Women’s spaces are stronger when they include transgender voices.
BY LAURA MERRYFIELD
When I returned to my home city after college, I found community in the feminist collective. I attended radical craft nights, “ladies only” urban bike rides, and late-night discussions in garages where women led conversations on topics like rape culture, and men sat on the outside, only allowed to participate when prompted.
But over time, organizers and attendees increasingly did not share the singular identity of “woman.” Trans men, non-binary individuals, and trans women pushed the limits of how these spaces should articulate gender. The collective shifted its event focus and identity, and simple “in, out” circles were no longer the answer. Feminism still grounded the collective, but binary language did not.
These experiences underscore the tension between the need for safe spaces and the danger of exclusive ones. We must celebrate and elevate women’s stories, but not at the expense of transgender and non-binary voices. Organizers of women’s spaces have a unique opportunity to reimagine what transgender inclusion looks like by addressing this tension head on.
To put this into context, women’s spaces can be physical, social, and professional. They can have formal policies or casual text-message chains. Women share knowing sighs of solidarity in the line for a perpetually overcrowded bathroom. We carefully choose the company with whom to share the frustration of mansplaining, or the anxiety of the Kavanaugh confirmation hearings. Women’s colleges emerged when women were long barred from accessing higher education, and professional development programs provide opportunities for women to support each other in the workplace today.
These spaces have immense value, but questions raised by transgender and non-binary communities have challenged their structure and function. According to the Williams Institute, 1.4 million people identify as transgender in the United States, roughly double the number from a decade ago. Transgender voices are seeing greater representation in media and politics, and nearly four in ten Americans say they know someone who is transgender.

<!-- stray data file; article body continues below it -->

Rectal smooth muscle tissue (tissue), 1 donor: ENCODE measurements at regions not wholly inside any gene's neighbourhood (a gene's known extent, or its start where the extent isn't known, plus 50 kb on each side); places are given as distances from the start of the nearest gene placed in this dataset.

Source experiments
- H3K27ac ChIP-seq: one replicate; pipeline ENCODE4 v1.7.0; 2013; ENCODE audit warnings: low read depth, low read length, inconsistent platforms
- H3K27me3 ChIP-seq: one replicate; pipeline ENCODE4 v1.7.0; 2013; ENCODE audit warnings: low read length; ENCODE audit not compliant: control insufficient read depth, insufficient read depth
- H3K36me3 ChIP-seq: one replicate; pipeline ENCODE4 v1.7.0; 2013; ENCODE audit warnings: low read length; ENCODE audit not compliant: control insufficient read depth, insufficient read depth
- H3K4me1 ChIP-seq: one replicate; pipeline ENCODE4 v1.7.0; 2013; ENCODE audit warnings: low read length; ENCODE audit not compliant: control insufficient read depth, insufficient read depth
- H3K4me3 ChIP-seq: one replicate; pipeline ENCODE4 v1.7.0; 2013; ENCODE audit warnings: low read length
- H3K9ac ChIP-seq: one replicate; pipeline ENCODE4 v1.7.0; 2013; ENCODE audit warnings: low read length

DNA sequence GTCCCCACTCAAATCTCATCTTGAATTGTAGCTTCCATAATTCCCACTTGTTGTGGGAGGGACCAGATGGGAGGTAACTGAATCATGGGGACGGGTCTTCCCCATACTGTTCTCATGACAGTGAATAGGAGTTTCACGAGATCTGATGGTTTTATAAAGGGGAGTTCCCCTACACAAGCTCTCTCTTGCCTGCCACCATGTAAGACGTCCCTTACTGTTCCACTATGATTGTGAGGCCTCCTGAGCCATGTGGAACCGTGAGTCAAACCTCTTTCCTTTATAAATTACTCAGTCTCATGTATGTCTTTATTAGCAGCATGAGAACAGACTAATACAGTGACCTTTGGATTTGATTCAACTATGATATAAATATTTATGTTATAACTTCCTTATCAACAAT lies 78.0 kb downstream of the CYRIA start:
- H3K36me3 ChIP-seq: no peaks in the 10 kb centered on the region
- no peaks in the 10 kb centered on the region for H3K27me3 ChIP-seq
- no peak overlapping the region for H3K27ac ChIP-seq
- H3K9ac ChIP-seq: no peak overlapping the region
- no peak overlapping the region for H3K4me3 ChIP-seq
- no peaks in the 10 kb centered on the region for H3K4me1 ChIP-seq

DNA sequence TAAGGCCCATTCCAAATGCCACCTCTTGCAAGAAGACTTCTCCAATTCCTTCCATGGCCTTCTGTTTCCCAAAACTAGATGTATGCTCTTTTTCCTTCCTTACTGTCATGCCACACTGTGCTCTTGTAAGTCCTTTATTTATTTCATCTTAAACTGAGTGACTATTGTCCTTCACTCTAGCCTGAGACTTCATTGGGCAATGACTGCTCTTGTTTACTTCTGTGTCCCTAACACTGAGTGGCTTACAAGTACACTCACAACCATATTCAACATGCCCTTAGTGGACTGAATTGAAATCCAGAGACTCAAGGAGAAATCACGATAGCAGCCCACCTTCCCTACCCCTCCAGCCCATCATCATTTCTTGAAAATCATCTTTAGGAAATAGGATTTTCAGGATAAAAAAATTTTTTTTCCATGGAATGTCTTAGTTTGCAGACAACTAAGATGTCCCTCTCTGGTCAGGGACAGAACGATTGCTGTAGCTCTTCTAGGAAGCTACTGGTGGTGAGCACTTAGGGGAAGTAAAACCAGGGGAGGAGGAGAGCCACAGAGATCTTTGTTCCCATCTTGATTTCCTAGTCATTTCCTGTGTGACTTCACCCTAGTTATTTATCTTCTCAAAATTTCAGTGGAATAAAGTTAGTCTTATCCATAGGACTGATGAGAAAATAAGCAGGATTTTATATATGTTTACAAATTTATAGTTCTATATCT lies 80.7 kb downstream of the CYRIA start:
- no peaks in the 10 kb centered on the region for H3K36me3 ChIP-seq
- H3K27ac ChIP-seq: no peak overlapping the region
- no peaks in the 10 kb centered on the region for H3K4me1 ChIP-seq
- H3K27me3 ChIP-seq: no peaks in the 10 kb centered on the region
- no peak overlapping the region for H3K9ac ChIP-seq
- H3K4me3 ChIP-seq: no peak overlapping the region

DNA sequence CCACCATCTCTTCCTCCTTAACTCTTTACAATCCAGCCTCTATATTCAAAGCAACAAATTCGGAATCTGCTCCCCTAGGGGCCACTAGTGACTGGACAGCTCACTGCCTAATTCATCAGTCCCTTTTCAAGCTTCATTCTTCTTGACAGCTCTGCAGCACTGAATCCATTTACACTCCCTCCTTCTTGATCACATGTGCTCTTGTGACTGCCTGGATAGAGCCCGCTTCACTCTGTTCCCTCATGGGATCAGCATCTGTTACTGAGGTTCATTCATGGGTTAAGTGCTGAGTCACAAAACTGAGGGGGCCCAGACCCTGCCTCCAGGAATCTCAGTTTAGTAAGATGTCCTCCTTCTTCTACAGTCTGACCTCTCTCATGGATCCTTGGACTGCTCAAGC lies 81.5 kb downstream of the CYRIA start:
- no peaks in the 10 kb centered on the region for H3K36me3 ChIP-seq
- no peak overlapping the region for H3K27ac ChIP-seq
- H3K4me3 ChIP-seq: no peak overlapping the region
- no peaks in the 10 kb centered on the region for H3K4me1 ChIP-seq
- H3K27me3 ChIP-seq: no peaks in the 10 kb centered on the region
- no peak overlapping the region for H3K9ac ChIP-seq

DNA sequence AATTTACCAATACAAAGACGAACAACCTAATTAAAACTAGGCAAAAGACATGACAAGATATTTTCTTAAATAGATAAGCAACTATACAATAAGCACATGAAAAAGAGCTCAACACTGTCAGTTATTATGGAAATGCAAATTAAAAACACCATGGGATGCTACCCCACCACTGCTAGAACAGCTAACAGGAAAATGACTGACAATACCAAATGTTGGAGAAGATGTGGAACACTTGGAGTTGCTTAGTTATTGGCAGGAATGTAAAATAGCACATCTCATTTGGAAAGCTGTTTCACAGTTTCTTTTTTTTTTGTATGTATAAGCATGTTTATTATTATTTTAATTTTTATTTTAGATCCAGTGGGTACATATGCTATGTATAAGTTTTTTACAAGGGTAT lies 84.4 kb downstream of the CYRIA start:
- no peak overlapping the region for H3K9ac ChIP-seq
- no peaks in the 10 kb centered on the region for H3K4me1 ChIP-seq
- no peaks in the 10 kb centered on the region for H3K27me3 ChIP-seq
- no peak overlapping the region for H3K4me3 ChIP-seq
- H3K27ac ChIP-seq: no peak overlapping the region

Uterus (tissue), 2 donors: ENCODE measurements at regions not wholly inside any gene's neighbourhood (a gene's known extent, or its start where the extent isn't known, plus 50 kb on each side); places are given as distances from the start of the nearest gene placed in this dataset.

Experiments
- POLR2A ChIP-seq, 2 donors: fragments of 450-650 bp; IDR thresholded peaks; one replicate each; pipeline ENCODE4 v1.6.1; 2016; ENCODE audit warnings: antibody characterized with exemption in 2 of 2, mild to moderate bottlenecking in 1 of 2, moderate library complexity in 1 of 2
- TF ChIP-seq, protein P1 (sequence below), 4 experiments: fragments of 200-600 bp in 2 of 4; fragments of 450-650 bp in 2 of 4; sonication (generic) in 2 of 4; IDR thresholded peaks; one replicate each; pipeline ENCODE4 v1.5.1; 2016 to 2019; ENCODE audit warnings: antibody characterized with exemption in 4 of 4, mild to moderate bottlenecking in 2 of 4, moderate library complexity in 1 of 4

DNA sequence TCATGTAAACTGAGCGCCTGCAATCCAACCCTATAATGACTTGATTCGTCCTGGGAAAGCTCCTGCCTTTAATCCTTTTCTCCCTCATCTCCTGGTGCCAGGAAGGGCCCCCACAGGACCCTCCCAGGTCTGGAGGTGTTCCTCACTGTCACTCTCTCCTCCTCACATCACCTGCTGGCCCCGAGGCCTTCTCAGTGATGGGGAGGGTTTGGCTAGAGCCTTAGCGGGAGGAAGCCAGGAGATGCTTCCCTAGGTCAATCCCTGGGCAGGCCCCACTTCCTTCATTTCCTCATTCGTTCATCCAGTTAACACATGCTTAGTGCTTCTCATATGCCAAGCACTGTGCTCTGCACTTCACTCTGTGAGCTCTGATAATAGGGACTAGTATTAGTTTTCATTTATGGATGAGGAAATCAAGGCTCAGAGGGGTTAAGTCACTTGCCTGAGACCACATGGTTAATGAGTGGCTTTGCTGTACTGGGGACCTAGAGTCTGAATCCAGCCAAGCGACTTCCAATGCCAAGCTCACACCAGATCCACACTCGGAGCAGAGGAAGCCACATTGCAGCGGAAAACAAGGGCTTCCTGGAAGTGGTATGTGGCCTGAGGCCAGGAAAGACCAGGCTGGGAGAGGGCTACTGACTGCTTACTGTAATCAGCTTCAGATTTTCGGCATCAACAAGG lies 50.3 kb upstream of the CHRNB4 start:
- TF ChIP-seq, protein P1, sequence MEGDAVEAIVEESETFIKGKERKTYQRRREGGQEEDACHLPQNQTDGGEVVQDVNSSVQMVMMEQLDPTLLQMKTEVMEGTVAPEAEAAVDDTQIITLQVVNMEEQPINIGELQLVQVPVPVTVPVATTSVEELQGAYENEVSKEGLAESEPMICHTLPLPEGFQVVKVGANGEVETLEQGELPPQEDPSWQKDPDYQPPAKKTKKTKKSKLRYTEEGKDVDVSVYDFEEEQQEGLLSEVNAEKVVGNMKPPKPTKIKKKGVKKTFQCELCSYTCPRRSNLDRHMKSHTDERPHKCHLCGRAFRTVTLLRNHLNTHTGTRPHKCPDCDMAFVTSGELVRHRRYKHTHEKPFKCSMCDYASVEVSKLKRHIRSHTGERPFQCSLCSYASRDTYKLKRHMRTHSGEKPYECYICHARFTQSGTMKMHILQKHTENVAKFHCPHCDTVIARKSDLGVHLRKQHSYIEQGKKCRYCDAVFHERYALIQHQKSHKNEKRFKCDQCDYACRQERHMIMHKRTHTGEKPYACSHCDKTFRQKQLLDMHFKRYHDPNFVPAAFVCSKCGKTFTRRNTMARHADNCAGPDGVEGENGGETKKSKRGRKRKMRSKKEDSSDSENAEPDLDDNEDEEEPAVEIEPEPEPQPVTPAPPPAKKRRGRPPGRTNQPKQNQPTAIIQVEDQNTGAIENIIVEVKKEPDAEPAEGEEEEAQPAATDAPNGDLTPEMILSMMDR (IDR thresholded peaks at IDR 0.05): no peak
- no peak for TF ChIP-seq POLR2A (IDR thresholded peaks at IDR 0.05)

This has pushed women’s spaces to grapple with the question of gender inclusion. For example, many women’s colleges have adopted admissions policies regarding transgender students. Mt. Holyoke College admits all students except those “biologically born male, who identify as a man,” meaning they accept transgender men, women, and non-binary individuals. Smith College admits cisgender and transgender women, but not transgender men or those identifying with a gender other than female, although the university will fully support matriculated students who choose to transition their gender. These policies add clarity, yet can create new complications. A non-binary or transmasculine student who is assigned female at birth would jeopardize their admission to Smith by disclosing their gender identity, but could choose to check “woman” and be accepted.